The most turbulent and norm-breaking presidential election of a lifetime has led to an extraordinary spectacle in the United States over the past three days: armed protesters gathering nightly outside offices where local workers are counting the votes that will decide who wins the White House.

Some carry shotguns. Some have handguns. Often, they carry black, military-style semi-automatic rifles.

The protesters with weapons are a small minority of the demonstrators. There have been no reports of anyone getting shot, and the laws in Arizona and Michigan — where guns have been seen outside vote-tabulation centers — allow people to openly carry firearms in public.

But in a nation increasingly inured to weapons at rallies -- most often carried by right-wing demonstrators, though also sometimes by left-wing protesters — experts warn that the guns create a dangerous situation that could be seen as intimidation or tip easily into violence.

“The more we see, the more people see it as a normal reaction — even though it’s not. There’s nothing normal about it," said Cynthia Miller-Idriss, a professor at American University who studies extremism. “The potential for violence becomes normalized."

The armed protesters have shown up at the vote-counting centers in response to groundless accusations from President Donald Trump that the Democrats are trying to steal the election. No serious irregularities have been reported.

Elections officials in several states where Democrat Joe Biden was ahead said the anger outside their doors made them fear for the safety of their employees.

Roughly 100 Trump supporters gathered for a third straight day Friday in front of the elections center in Phoenix, where hundreds of workers were processing and counting ballots.

“Arrest the poll workers!" the crowd chanted, demanding four more years in office for Trump. Sheriff’s deputies kept protesters in a “free speech” zone away from the entrance to the building.

“When we start auditing some of these voter rolls, their fraud may actually be exposed,” conservative activist Charlie Kirk told the crowd, eliciting cheers.

In Detroit, dozens of Trump supporters returned to the streets Friday outside the city's convention center, where election workers counted ballots.

“Stop the steal!” the protesters chanted. Some carried signs that read, “Make Elections Fair Again” and “We Love Trump.” Police cordoned off streets leading to the building and maintained a close watch on the protest.

The county treasurer in Detroit, Eric Sabree, said he had closed his office because of threats. In a statement, Sabree said the decision was made “in the interest of the safety of taxpayers and our staff” and because of “credible information” from the sheriff’s office.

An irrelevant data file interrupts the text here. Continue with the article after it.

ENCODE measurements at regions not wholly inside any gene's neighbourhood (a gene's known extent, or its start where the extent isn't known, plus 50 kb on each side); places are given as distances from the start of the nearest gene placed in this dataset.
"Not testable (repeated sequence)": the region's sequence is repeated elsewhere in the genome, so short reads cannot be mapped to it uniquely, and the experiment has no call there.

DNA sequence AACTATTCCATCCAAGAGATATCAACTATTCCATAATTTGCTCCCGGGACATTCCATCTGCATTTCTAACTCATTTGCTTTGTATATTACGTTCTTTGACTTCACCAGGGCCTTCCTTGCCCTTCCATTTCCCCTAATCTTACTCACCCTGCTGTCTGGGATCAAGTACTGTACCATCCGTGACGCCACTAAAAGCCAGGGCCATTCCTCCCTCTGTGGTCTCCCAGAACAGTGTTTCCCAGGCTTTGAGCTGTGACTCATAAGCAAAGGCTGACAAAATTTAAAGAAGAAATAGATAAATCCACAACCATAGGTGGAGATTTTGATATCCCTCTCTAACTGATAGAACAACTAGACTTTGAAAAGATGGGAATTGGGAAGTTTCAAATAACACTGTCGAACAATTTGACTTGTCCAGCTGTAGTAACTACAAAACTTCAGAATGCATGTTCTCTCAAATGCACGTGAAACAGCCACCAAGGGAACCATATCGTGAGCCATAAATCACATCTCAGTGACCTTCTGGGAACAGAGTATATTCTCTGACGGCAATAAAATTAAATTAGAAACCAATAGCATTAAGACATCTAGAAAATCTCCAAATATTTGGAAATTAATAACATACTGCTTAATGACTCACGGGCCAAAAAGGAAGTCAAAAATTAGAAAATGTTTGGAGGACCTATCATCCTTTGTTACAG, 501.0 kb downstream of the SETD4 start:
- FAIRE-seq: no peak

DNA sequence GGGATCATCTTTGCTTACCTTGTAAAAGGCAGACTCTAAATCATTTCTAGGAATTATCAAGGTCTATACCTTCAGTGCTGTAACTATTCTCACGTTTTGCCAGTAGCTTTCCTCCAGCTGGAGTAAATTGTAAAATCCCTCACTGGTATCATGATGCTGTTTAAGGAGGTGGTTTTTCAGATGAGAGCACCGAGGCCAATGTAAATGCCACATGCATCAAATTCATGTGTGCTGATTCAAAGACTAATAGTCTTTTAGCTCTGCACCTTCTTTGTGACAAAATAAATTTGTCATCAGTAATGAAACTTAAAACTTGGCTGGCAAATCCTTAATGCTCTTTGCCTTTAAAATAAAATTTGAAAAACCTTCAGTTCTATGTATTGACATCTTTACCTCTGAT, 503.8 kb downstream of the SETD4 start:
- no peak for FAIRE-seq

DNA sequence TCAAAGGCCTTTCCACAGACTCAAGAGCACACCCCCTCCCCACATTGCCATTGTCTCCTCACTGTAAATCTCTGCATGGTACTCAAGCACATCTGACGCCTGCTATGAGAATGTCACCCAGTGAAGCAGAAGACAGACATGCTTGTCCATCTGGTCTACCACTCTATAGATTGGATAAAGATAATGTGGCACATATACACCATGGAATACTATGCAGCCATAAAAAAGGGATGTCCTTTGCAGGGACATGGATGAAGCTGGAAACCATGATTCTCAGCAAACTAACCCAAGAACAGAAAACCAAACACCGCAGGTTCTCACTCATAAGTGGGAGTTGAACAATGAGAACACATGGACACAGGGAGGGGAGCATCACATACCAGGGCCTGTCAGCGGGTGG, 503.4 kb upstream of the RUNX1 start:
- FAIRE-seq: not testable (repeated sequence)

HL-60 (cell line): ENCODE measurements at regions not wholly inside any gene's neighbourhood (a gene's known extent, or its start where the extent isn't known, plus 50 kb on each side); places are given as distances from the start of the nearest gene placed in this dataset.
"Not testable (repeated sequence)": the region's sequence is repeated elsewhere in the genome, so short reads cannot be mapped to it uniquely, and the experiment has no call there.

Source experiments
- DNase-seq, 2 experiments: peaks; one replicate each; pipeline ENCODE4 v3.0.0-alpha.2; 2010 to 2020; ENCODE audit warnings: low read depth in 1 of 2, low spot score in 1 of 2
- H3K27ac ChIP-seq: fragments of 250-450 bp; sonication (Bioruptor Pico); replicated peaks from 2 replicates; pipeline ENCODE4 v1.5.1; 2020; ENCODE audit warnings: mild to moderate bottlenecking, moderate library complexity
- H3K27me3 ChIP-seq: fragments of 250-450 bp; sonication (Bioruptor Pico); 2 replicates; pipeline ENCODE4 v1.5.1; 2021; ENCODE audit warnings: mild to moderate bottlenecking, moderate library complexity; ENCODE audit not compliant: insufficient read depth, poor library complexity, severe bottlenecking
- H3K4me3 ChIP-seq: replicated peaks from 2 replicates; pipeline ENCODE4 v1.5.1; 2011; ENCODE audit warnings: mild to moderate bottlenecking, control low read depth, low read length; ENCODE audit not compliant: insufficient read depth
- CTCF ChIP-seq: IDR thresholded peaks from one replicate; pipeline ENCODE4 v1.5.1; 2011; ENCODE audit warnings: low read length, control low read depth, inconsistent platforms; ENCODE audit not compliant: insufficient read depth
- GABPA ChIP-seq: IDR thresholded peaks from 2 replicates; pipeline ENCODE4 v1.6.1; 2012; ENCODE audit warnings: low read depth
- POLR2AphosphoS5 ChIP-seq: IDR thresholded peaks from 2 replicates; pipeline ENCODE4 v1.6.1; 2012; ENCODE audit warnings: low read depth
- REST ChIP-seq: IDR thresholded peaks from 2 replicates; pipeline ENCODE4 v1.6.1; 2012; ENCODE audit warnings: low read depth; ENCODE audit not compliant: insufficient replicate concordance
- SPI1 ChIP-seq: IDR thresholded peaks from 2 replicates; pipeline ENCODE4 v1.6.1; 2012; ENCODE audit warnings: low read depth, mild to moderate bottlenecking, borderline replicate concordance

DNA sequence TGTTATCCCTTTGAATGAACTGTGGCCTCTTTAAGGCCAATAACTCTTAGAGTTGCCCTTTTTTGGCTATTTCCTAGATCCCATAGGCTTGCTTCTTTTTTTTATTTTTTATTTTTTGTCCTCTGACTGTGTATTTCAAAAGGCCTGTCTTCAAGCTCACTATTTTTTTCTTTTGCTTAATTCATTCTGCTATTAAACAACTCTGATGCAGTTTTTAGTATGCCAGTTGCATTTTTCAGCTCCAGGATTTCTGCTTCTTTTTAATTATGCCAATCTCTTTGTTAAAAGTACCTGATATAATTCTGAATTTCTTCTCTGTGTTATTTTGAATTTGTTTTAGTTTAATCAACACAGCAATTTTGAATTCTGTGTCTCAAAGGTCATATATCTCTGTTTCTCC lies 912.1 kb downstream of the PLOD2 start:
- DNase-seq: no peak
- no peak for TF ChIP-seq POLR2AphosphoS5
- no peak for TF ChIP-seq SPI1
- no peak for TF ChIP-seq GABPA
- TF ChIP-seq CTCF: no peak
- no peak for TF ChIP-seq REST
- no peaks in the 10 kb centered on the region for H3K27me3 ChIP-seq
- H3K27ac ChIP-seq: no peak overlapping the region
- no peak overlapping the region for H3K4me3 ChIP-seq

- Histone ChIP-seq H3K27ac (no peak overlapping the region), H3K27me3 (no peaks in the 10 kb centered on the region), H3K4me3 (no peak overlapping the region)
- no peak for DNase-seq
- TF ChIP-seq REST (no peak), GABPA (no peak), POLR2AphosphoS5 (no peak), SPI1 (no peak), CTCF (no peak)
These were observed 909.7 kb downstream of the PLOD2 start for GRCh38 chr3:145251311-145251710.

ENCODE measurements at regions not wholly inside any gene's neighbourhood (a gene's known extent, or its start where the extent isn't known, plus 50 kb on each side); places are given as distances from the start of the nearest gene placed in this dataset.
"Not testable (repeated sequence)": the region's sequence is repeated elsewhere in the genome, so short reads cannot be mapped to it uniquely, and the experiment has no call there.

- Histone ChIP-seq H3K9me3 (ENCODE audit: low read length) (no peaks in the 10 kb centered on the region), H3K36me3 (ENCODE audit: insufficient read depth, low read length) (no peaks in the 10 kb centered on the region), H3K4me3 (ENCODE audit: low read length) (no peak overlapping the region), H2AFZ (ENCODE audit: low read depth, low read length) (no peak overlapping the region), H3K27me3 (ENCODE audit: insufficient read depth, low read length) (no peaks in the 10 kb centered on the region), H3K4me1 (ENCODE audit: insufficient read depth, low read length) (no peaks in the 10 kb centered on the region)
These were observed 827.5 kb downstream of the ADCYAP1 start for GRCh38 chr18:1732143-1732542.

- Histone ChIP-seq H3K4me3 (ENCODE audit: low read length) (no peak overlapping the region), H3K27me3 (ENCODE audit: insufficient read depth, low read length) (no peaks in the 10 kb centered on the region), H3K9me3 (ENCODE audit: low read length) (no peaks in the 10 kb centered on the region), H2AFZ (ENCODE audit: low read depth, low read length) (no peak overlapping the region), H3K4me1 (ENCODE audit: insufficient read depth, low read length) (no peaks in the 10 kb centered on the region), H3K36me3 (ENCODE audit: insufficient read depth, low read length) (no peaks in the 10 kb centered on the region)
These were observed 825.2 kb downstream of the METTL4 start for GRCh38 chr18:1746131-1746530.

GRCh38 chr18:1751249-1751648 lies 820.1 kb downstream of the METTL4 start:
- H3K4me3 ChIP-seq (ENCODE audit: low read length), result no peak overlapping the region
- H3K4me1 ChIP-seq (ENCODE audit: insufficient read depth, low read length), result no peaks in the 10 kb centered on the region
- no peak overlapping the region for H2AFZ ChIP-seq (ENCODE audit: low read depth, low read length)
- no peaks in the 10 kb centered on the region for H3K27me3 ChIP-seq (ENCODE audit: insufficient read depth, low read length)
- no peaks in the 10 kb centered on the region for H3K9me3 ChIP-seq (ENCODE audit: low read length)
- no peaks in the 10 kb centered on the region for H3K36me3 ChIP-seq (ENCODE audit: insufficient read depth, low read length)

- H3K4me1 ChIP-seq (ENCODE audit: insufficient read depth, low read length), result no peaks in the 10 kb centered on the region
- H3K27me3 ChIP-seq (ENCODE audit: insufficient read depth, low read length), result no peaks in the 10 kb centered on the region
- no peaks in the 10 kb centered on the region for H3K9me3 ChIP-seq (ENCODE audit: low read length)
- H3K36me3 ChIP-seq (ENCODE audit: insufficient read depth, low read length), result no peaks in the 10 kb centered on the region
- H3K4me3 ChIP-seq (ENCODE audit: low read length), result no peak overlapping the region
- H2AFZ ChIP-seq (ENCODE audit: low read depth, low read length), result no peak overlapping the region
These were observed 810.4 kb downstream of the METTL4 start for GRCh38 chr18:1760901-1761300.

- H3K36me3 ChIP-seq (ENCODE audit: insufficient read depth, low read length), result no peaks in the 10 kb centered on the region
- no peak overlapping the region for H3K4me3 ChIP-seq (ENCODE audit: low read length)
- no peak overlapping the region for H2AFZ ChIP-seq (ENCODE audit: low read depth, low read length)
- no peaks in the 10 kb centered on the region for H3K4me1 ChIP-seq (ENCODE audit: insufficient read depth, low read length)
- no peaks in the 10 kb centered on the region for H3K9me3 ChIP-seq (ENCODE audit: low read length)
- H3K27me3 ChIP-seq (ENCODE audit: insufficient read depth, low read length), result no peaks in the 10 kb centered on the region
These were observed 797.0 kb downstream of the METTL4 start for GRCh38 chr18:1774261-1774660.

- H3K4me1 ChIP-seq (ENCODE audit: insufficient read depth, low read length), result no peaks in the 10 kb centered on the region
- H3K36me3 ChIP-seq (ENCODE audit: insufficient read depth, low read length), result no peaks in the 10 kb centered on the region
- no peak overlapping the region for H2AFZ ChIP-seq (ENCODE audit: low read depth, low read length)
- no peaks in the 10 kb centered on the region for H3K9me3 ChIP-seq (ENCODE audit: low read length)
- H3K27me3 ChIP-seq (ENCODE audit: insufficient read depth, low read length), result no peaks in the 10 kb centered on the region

In October, Michigan’s secretary of state tried to ban the open carrying of weapons near polling stations and vote-tallying centers, but the order is tied up in court.

“Michigan voters have the right to vote in person on Election Day free from threat and intimidation,” Michigan Attorney General Dana Nessel said in a statement when the order was announced. “An armed presence at the polls is inconsistent with our notion of a free democracy.”

In Philadelphia, two men with handguns were arrested Thursday night near the convention center where the vote-counting was going on.

The men, ages 42 and 61, had driven up in a Hummer from Virginia and did not have permits to carry the weapons in Pennsylvania, police said. A military-style rifle and ammunition were found inside their vehicle, Police Commissioner Danielle Outlaw said. The car had a window sticker for the right-wing conspiracy theory QAnon.

District Attorney Larry Krasner did not say why the men had come to Philadelphia but said there were no indications they were part of an extremist group.

Weapons have become an increasingly common sight over the past year across the U.S., amid widespread protests for racial justice and anger over coronavirus restrictions. Armed demonstrators have protested COVID-19 lockdowns at the state capitols of Wisconsin and Minnesota and outside small businesses in Texas. Groups of armed men walked repeatedly through downtown Raleigh, North Carolina, insisting they were just out for exercise.

In Michigan, armed demonstrators angry about COVID-19 restrictions went into the state Capitol building earlier this year, standing in the Senate gallery and looking down on lawmakers.

Miller-Idriss said the protesters often see themselves as heroes, “called to action in a moral way, to react against tyranny, against traitors."

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AP reporters Astrid Galvan in Phoenix, Claudia Lauer in Philadelphia and Mike Householder in Detroit contributed to this report.

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